The Trustee's approach to the Court was made on the basis that it sought the Court's blessing to its “momentous” decision to refuse disclosure of information to Mrs B, applying the well-known principles set out in the case of In re S [2001] JRC 154, by which the Court has to address the following questions:–

  • (i) Is the Court satisfied that the trustee has in fact formed the opinion in good faith that the circumstances of the case render it desirable and proper for it to carry out the decision?

  • (ii) Is the Court satisfied that the opinion which the trustee has formed is one at which a reasonable trustee properly instructed could have arrived?

  • (iii) Is the Court satisfied that the opinion which the trustee has arrived at has not been vitiated by any actual or potential conflict of interest which has or might have affected its decision?


The Court was satisfied in relation to each of those questions and indeed would have made the same decision as the Trustee if exercising its own discretion. It was clear that this information was being sought by Mrs B with a view to proceedings which might involve an attack upon the assets of the Trust and it was not in the interests of the beneficiaries as a whole that such a process be facilitated.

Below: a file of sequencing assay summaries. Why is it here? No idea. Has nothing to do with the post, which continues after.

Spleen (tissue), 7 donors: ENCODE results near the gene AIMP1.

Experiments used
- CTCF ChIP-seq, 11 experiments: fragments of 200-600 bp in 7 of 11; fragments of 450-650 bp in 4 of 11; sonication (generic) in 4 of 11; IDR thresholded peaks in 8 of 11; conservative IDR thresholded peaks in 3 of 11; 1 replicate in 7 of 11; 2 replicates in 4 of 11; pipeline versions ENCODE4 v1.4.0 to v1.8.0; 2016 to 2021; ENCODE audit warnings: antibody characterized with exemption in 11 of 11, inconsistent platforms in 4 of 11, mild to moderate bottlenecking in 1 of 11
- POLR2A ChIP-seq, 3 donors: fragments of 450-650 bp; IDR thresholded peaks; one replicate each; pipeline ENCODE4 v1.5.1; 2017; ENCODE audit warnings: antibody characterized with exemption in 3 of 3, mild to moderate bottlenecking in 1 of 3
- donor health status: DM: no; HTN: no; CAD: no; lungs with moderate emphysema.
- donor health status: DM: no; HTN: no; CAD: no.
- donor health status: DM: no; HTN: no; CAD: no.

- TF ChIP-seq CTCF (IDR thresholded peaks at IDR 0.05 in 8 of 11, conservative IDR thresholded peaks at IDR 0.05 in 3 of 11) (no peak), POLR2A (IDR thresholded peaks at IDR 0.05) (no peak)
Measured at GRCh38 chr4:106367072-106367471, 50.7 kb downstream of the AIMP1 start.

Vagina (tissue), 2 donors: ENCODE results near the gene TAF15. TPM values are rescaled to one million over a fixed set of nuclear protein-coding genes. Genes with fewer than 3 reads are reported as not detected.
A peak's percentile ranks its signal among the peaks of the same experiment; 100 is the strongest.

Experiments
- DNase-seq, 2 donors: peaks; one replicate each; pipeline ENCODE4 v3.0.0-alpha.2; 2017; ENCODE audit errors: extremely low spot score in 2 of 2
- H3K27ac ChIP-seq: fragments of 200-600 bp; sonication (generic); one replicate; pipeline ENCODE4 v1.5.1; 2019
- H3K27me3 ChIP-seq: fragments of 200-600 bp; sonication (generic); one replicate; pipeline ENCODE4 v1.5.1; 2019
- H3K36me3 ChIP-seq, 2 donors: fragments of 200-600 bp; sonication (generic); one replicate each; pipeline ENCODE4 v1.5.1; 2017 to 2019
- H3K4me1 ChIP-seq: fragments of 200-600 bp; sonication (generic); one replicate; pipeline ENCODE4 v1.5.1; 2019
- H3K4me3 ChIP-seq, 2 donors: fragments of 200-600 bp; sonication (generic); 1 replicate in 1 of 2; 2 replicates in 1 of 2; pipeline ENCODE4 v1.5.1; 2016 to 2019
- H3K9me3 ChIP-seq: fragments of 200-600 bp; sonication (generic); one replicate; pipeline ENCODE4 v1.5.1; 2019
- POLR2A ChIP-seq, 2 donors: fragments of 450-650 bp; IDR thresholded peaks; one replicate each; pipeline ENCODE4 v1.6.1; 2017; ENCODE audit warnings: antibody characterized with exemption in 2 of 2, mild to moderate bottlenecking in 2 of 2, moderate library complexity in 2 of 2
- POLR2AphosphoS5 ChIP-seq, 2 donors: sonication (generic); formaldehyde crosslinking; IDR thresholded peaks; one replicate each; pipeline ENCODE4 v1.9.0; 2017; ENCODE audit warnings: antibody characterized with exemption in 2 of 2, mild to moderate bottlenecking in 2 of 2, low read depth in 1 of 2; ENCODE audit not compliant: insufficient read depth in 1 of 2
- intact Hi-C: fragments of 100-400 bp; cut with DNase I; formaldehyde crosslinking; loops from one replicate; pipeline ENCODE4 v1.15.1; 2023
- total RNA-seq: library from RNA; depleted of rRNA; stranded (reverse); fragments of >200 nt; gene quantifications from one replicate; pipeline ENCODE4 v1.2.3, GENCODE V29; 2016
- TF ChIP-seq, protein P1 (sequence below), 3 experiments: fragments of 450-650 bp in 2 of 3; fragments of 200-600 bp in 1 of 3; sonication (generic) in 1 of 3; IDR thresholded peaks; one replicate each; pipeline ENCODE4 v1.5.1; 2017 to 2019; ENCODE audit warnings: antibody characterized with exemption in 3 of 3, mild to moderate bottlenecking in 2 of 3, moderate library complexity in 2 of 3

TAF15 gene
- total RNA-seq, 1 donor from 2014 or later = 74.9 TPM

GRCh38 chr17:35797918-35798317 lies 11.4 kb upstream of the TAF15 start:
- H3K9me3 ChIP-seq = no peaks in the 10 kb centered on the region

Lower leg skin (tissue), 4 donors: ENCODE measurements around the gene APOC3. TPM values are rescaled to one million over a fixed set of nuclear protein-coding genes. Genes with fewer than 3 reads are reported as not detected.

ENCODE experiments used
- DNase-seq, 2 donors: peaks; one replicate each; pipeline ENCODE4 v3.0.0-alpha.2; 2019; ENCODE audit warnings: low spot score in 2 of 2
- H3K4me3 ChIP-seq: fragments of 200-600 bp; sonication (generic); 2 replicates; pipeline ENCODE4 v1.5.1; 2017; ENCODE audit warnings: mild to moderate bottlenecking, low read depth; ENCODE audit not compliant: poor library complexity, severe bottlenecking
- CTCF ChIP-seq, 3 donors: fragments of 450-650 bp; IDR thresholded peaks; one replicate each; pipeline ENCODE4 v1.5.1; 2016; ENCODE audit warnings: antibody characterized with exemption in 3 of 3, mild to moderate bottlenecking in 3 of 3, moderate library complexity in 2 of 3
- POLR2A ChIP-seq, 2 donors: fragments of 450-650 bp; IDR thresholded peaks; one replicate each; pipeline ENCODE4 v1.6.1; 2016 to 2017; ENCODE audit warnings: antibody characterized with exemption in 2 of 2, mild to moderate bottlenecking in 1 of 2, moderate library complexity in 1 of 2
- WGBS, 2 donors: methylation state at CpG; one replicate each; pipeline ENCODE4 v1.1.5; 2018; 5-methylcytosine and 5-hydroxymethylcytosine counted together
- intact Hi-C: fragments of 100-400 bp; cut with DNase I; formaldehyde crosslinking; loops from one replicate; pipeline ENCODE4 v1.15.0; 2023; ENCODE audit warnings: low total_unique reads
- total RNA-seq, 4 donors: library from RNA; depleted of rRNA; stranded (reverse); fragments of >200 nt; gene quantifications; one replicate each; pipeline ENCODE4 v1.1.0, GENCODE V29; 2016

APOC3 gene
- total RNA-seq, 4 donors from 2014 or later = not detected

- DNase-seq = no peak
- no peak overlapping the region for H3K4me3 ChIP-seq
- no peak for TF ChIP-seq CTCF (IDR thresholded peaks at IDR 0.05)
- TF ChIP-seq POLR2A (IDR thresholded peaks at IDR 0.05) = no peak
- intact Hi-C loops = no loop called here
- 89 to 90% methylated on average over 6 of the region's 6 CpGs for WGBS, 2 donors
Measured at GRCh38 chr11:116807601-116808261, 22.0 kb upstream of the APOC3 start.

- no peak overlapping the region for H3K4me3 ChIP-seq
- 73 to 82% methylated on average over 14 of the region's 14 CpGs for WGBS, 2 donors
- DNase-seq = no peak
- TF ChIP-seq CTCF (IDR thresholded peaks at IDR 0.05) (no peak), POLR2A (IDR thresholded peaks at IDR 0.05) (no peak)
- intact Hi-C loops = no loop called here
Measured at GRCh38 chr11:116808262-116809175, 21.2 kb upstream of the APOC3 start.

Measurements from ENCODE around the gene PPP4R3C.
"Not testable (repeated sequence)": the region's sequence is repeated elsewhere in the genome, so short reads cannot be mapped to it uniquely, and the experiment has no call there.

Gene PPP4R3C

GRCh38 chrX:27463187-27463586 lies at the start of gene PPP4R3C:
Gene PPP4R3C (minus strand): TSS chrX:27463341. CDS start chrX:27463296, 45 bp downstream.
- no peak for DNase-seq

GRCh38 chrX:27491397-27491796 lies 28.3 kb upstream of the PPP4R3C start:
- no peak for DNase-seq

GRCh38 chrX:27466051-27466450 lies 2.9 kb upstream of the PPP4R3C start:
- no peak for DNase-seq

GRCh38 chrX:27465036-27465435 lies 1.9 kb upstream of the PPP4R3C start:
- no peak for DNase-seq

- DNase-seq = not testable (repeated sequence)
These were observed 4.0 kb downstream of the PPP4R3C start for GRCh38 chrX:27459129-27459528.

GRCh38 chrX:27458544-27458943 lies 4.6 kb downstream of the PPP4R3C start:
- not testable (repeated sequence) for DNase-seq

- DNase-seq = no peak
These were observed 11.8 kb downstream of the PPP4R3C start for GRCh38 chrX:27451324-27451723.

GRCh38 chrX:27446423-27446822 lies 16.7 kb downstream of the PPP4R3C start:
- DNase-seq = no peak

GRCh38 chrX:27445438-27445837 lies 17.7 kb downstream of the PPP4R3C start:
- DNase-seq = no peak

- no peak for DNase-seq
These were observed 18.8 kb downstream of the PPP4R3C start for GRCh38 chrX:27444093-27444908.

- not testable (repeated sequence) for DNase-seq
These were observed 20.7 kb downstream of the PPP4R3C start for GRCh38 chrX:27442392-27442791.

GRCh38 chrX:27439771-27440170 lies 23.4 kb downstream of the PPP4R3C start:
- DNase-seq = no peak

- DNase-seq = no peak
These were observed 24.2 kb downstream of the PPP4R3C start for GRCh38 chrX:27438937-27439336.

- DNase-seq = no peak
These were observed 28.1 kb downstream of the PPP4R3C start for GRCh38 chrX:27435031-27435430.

As to the function of the Court in an application of this kind, Advocate Mackereth drew its attention to the case law, which he said was somewhat contradictory.


In U Limited v B and 6 others [2011] JLR 452, the trustee applied to the Court for directions as to whether information in relation to the accounts of the settlement (which was one of a number of family settlements) should be given to the settlor, who with his wife was excluded from benefit, and this in connection with their English divorce proceedings. The trustee did not seek the Court's blessing or on the face of it surrender its discretion but made the application on the basis that the Court would exercise its own discretion, relying on this passage from Lewin on Trusts 18th edition, at paragraph 23–20:–